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CROW unveils new ambassador enclosures

By Staff | Apr 9, 2019

TIFFANY REPECKI Former CROW Executive Director Linda Estep shares the background on the project.

Some of the most well-known and beloved representatives for the Clinic for the Rehabilitation of Wildlife on Sanibel recently moved into a new spacious structure they will call home.

On April 2, CROW held a ribbon-cutting ceremony for its Animal Ambassador enclosures.

Funded by the Attardo family, the project to build the permanent structure began over two years ago, officials reported. However, numerous setbacks including Hurricane Irma and its impact on the availability of building materials also needed by storm victims pushed the project behind schedule.

“We worked our hardest,” former Executive Director Linda Estep told those in attendance for the ribbon cutting. “It just seemed as if we would take one step forward and two steps back.”

She explained that a committee and CROW staff assisted with the project, which encountered a few road bumps leading up to the tentative ground breaking, but eventually began “rolling along through.”

PHOTO PROVIDED CROW Board of Directors President Paul Ben-Susan cuts the ribbon along with Christine Attardo, whose family funded the enclosures, and Executive Director Alison Charney Hussey, right.

Finally, they were set to break ground in September 2017 about the same time Irma struck. The storm reduced the supply of needed materials, and when supplies could be found, their cost was too high.

“The price was like one and a half times what it would normally be,” Estep said.

So, CROW was forced to delay construction on the enclosures.

“I had a few sleepless nights over this project,” she said.

Estep added that in the long run, however, it worked out.

TIFFANY REPECKI Mina, left, and Talon check out their new permanent enclosures with CROW staffers.

“What you have here is a work of love, commitment, dedication and lot of collaboration,” she said.

The enclosures will house CROW’s Animal Ambassadors, which are animals that have sustained injuries or circumstances preventing their re-release into the wild. Incorporated into the education and outreach programs, the list includes: Mina, a great horned owl; Talon, a red-tailed hawk; Lola, an American kestrel; Billy, a nine-banded armadillo; and Bashful, a Virginia opossum.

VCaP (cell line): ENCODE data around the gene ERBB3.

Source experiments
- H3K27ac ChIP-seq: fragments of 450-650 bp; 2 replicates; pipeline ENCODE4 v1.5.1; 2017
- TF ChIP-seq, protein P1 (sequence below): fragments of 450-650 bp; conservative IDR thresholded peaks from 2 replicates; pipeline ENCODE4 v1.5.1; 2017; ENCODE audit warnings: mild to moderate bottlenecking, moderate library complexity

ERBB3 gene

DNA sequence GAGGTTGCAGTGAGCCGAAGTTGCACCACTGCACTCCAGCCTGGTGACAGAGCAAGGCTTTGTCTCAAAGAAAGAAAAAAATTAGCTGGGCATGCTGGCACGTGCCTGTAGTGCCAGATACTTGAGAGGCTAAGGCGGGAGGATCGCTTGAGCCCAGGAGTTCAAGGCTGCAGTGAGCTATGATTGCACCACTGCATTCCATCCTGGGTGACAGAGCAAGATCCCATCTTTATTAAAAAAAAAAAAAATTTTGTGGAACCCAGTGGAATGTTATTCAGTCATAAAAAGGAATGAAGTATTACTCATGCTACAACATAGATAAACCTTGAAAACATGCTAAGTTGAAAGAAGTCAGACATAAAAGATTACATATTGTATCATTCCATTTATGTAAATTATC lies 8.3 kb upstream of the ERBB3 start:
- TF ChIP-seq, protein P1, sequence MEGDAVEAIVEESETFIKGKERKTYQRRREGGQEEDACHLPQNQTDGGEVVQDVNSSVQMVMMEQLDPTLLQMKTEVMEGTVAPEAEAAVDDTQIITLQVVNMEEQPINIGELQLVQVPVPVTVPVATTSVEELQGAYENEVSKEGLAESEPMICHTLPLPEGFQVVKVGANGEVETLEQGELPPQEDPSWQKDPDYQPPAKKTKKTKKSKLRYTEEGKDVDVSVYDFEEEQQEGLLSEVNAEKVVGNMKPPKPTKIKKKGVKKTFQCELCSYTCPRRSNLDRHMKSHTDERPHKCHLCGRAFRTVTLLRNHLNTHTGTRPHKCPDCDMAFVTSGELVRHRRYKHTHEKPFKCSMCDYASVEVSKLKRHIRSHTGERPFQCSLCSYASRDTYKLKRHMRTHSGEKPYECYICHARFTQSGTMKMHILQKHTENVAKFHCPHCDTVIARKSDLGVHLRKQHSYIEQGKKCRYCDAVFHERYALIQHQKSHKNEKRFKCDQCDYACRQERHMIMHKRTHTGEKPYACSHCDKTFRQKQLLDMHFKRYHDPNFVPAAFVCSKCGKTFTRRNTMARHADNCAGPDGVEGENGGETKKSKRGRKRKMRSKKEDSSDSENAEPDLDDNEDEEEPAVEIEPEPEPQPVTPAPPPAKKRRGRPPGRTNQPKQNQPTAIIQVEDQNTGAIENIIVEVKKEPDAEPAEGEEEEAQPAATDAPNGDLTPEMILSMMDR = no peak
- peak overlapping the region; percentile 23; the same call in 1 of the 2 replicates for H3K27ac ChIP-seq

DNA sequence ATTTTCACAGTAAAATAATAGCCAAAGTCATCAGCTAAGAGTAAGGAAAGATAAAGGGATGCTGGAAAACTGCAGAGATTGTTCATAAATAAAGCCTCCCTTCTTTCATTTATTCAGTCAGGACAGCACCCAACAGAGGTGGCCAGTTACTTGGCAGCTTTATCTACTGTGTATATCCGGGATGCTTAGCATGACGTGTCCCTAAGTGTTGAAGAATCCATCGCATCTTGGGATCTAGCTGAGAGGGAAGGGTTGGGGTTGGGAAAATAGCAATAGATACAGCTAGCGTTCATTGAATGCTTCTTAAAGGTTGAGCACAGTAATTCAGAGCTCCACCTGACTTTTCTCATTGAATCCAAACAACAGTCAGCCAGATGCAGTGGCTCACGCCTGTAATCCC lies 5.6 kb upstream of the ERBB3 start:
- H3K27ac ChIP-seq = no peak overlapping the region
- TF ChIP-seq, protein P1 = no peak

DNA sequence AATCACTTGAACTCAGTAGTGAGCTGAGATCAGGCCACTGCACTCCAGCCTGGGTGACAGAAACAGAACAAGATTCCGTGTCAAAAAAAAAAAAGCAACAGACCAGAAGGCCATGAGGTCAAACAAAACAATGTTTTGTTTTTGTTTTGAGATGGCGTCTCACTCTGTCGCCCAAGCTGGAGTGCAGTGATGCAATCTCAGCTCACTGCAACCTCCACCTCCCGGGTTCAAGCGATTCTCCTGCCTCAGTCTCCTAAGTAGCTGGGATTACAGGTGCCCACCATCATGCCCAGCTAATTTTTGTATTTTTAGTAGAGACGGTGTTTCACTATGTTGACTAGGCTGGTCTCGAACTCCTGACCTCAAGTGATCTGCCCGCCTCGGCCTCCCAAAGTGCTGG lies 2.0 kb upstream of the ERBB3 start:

During the ceremony, Mina and Talon were introduced to their permanent homes for the first time. Moved into his space a month earlier, Billy was already settled in and digging burrows, officials said.

CROW Executive Director Alison Charney Hussey explained that the Animal Ambassadors were previously being housed in enclosures needed for patients, reducing the rehabilitation space.

“This will give us the opportunity to free up space,” she said.


Hussey added that the permanent enclosures are bigger and offer more room.

“Now they have a little more space,” she said.

They also feature shelters from the elements and enrichment items, like things to climb on.

CROW Board Member and volunteer Christine Attardo, whose family funded the project, also spoke.

“We funded it because we feel it’s very very important to CROW,” she said of the new enclosures. “These Animal Ambassadors are incredibly important to the work done by the organization.”


Visitors to the AWC Visitor Education Center will get to view the ambassadors and the enclosures as part of CROW’s “Wildlife Walk” guided hospital tour. Currently, the tours are offered Monday through Friday at 11 a.m., with a second tour on Wednesday through Friday at 2 p.m. Registration is required.

“With homes for our ambassadors, we can ensure that they are happy, healthy and can continue to teach visitors about their species and CROW’s mission,” Hussey said.

For more information, visit www.CROWClinic.org or call 239-472-3644.

CROW is at 3883 Sanibel-Captiva Road.